Discussion in 'General Yachting Discussion' started by YachtForums, Sep 5, 2017.
My mistake. It was right inside Hillsboro inlet
On those lil docks inside on the s/e bank?
I know the boat well. Was in VERY nice shape prior to the hurricane. Owner had just replaced all of the electronics due to a lightning strike and a lot more on getting her ready for his annual 1-2 month long Bahamas fishing trip. (He also has a fifty-something Cabo which accompanies her).
Docked behind his house just inside Hillsboro Inlet. And I mean JUST inside, prior to the bridge. Family fled the storm and nobody around to watch the boat. Very sad end to a very strong girl. Old school. Huge engine room to hold the Detroit 16v92s and very well maintained.
Owner happens to be a really nice guy too . . .
Lots of info on her. Google 92 foot Hatteras "My Lady" sunk in Hillsboro Inlet.
Oh Sheet rock!! Out side the bridge in the lagoon.
"Sheet Rock" I get it! Funny.
Yes, the second house in on the south side of the lagoon.
I used to drift fish by those docks years ago.
Always pretty at night.
Snook hung in there well.
I do miss that inlet.
Here she is, partially sunk. I thought surely she would be saved as the depth is such that she could only leave the dock at high tide. Perhaps the owner did not know she was in peril and stayed away too long? The Boat U.S. site has pictures of the salvage that are very disturbing to see.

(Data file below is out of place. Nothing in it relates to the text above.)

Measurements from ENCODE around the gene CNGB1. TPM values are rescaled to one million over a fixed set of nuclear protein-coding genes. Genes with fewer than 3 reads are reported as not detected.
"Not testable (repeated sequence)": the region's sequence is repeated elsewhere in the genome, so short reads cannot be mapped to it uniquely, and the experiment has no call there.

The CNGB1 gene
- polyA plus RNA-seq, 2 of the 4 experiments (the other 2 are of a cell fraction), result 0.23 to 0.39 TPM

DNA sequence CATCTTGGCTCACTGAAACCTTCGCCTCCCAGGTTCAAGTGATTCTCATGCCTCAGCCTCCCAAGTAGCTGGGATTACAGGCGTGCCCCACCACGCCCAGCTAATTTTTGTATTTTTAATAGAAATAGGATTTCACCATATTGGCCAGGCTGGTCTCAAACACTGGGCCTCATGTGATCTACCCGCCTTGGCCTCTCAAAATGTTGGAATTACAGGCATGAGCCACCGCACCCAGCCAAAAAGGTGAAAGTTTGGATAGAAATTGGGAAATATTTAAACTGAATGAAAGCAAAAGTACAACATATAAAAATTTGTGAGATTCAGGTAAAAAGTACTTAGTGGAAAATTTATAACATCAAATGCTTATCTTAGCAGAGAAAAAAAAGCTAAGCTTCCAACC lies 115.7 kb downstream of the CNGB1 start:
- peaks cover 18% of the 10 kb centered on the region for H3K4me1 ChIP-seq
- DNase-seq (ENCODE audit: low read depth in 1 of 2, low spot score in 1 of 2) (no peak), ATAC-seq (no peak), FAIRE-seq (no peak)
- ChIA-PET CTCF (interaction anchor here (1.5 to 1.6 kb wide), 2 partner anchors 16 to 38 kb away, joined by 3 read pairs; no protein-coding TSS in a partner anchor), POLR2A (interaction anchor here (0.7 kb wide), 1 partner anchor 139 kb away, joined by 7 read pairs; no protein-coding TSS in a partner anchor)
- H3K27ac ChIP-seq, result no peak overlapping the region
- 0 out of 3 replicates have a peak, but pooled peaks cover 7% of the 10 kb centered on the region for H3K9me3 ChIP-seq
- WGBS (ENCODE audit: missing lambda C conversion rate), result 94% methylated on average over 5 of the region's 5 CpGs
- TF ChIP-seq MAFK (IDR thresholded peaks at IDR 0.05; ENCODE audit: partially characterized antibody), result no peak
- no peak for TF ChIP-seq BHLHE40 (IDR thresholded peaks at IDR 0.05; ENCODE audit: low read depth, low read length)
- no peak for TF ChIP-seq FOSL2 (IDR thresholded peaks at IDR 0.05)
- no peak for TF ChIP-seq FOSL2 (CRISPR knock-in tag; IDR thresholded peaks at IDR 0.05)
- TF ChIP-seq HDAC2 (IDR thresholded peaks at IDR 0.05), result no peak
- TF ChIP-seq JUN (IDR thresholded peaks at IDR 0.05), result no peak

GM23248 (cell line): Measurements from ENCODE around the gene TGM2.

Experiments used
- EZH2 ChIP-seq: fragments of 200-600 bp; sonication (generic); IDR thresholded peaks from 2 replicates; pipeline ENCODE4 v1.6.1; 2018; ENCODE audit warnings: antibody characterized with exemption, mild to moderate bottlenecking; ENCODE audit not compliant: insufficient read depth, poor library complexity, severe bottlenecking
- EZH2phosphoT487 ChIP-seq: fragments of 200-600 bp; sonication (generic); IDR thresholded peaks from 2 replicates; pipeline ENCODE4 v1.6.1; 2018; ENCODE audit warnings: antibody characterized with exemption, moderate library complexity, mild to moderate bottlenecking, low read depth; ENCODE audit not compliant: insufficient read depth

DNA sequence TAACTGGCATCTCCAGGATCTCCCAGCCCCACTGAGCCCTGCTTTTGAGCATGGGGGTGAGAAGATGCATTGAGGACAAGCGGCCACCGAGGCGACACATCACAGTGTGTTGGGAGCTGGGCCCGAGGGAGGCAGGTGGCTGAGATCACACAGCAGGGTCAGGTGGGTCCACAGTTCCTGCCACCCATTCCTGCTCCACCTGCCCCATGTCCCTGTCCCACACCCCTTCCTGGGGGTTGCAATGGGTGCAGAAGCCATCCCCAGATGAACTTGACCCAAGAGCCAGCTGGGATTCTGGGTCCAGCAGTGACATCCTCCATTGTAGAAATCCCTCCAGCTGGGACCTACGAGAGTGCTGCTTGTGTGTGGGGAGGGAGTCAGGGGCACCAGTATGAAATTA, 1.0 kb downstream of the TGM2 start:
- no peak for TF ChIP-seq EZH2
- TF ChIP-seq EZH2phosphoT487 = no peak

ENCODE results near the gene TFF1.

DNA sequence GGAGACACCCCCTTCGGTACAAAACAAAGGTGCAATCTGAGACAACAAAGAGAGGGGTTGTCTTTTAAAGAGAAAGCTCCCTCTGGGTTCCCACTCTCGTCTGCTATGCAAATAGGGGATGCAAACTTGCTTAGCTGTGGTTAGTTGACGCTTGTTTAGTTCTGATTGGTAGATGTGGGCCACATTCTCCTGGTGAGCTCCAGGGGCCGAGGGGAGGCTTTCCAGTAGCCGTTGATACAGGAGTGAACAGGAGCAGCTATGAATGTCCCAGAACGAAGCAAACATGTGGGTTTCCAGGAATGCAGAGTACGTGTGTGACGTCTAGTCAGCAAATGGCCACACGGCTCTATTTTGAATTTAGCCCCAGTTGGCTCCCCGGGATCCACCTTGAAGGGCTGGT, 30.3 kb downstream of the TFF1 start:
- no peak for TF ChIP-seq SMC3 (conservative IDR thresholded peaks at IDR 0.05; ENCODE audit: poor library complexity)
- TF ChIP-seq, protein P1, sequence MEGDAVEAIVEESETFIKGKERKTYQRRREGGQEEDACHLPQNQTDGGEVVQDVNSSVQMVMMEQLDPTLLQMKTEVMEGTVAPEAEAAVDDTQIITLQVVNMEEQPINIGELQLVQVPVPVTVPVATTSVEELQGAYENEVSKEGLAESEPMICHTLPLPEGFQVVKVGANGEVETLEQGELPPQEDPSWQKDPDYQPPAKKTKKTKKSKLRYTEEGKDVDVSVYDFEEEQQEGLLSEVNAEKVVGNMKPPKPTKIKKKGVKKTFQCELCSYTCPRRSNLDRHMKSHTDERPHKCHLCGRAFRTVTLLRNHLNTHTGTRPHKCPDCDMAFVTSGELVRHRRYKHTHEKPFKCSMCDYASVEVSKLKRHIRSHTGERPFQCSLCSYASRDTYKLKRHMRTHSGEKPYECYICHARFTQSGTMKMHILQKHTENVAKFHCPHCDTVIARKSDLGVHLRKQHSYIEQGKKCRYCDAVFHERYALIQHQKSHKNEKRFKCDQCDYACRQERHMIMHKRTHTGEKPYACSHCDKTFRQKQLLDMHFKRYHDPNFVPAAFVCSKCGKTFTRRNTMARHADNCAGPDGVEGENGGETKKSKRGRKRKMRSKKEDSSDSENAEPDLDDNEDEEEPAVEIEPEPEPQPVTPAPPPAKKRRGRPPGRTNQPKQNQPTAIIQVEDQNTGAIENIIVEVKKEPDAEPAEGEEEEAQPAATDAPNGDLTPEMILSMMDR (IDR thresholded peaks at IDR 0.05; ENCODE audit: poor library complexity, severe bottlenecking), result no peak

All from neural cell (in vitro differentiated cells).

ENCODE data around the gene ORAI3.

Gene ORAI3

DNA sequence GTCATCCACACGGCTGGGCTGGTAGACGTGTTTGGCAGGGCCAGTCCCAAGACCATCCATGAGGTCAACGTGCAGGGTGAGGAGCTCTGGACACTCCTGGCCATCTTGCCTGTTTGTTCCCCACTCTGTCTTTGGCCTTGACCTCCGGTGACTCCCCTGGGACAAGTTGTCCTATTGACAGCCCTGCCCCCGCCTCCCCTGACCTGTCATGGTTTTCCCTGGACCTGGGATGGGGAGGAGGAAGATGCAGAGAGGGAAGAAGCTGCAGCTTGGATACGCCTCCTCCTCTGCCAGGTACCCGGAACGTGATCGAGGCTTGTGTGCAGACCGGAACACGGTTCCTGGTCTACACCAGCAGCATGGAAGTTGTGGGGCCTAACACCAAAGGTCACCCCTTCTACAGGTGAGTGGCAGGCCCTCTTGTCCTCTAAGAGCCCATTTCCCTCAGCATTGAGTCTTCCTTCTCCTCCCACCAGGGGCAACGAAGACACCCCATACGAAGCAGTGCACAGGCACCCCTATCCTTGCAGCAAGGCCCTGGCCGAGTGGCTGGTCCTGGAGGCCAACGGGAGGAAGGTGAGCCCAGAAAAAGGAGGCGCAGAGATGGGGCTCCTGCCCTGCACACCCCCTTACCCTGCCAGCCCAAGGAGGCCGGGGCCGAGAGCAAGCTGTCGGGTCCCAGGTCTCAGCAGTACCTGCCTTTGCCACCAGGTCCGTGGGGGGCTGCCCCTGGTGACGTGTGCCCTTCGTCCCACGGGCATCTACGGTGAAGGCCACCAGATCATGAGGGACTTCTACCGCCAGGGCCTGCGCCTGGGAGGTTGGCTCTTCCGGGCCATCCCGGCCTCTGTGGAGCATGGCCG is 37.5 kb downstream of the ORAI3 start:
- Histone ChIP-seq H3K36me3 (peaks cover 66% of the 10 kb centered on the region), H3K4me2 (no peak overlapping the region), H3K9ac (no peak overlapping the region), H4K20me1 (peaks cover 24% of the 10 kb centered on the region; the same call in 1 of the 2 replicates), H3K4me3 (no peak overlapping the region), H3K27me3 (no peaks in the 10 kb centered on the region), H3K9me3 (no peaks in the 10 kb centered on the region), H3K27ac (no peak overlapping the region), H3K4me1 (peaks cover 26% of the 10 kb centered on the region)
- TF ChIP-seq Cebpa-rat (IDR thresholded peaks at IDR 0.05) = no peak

She was even closer to the inlet than i thought judging by the pictures. And tied to low concrete pilings part of a dock with zero give. Nuts
I dont get this... underwriters will not approve or renew insurance in sofl without a hurricane plan and usually require a full time captain on anything over 65/75 feet. Like a number of large boats sunk here in the grove, things like that really anger me as it will drive insurance costs thru the roof. I ve already heard of rumors of 60 to 100% premium hikes on a couple of post irma renewals...
Link please. Searched on their site but couldn't locate.
There's a different story to each boat. I don't know where the plan on this specific boat fell apart. I've seen photos and in person some in the grove and many different reasons for the level of damage from quality and type of docks to adjacent boats to method of securing to rolling over sideways (especially mono sail boats) to sinking due to rain quantity and loss of bilge pumps.
As to rumors, best not to react to them. They are just rumors. I'm sure you'll hear of 60-100% hikes but don't believe it will be that much across the board. I do believe some insurers on some boats will hike even more than that and many will have to change insurers and some insurers will refuse to take on new customers. Meanwhile other insurers will step up. As to what the average increase will be, I have nothing more than a guess and that guess is 20%.
Sorry OB. It is on their Facebook site. Towboat U.S. Ft Lauderdale. Don't think I'm supposed to link.
Totally agree with everything you said. Owner has had the same insurance company for a long time with the Cabo and insurance didn't require a full time Captain for the Hatt as he is qualified to run her. He had a Captain while she was moored down in Ocean Reef but didn't want one while she was docked behind his house.
Well, no wonder I couldn't find it.
SFB. Probably of done better anchored in the lagoon.
Yep. That's her exactly.